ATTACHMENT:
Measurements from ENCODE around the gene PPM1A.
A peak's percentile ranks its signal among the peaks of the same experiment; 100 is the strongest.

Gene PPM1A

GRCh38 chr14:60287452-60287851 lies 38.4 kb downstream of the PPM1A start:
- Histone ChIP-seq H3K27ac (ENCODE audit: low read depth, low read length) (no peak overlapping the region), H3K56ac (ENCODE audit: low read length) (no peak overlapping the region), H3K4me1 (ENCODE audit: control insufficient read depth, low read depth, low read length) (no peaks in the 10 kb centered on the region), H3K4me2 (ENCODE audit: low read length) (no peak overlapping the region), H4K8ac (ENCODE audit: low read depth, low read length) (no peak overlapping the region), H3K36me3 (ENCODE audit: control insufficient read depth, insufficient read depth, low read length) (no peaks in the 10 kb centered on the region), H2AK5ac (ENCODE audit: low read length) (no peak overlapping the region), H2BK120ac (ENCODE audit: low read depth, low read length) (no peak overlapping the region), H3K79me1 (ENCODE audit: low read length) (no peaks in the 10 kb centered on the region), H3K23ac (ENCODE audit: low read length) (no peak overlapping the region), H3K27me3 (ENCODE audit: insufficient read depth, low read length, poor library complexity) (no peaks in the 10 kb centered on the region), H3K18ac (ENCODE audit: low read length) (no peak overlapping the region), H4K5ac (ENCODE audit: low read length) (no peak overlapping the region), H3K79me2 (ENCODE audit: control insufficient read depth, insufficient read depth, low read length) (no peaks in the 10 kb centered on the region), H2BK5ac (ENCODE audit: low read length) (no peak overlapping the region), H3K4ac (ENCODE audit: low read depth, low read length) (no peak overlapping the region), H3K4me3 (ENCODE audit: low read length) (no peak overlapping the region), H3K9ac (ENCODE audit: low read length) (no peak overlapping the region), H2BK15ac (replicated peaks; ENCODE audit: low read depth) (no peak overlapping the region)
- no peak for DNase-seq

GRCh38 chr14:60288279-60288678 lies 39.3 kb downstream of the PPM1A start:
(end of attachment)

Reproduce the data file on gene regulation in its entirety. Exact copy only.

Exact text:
Measurements from ENCODE around the gene PPM1A.
A peak's percentile ranks its signal among the peaks of the same experiment; 100 is the strongest.

Gene PPM1A

GRCh38 chr14:60287452-60287851 lies 38.4 kb downstream of the PPM1A start:
- Histone ChIP-seq H3K27ac (ENCODE audit: low read depth, low read length) (no peak overlapping the region), H3K56ac (ENCODE audit: low read length) (no peak overlapping the region), H3K4me1 (ENCODE audit: control insufficient read depth, low read depth, low read length) (no peaks in the 10 kb centered on the region), H3K4me2 (ENCODE audit: low read length) (no peak overlapping the region), H4K8ac (ENCODE audit: low read depth, low read length) (no peak overlapping the region), H3K36me3 (ENCODE audit: control insufficient read depth, insufficient read depth, low read length) (no peaks in the 10 kb centered on the region), H2AK5ac (ENCODE audit: low read length) (no peak overlapping the region), H2BK120ac (ENCODE audit: low read depth, low read length) (no peak overlapping the region), H3K79me1 (ENCODE audit: low read length) (no peaks in the 10 kb centered on the region), H3K23ac (ENCODE audit: low read length) (no peak overlapping the region), H3K27me3 (ENCODE audit: insufficient read depth, low read length, poor library complexity) (no peaks in the 10 kb centered on the region), H3K18ac (ENCODE audit: low read length) (no peak overlapping the region), H4K5ac (ENCODE audit: low read length) (no peak overlapping the region), H3K79me2 (ENCODE audit: control insufficient read depth, insufficient read depth, low read length) (no peaks in the 10 kb centered on the region), H2BK5ac (ENCODE audit: low read length) (no peak overlapping the region), H3K4ac (ENCODE audit: low read depth, low read length) (no peak overlapping the region), H3K4me3 (ENCODE audit: low read length) (no peak overlapping the region), H3K9ac (ENCODE audit: low read length) (no peak overlapping the region), H2BK15ac (replicated peaks; ENCODE audit: low read depth) (no peak overlapping the region)
- no peak for DNase-seq

GRCh38 chr14:60288279-60288678 lies 39.3 kb downstream of the PPM1A start: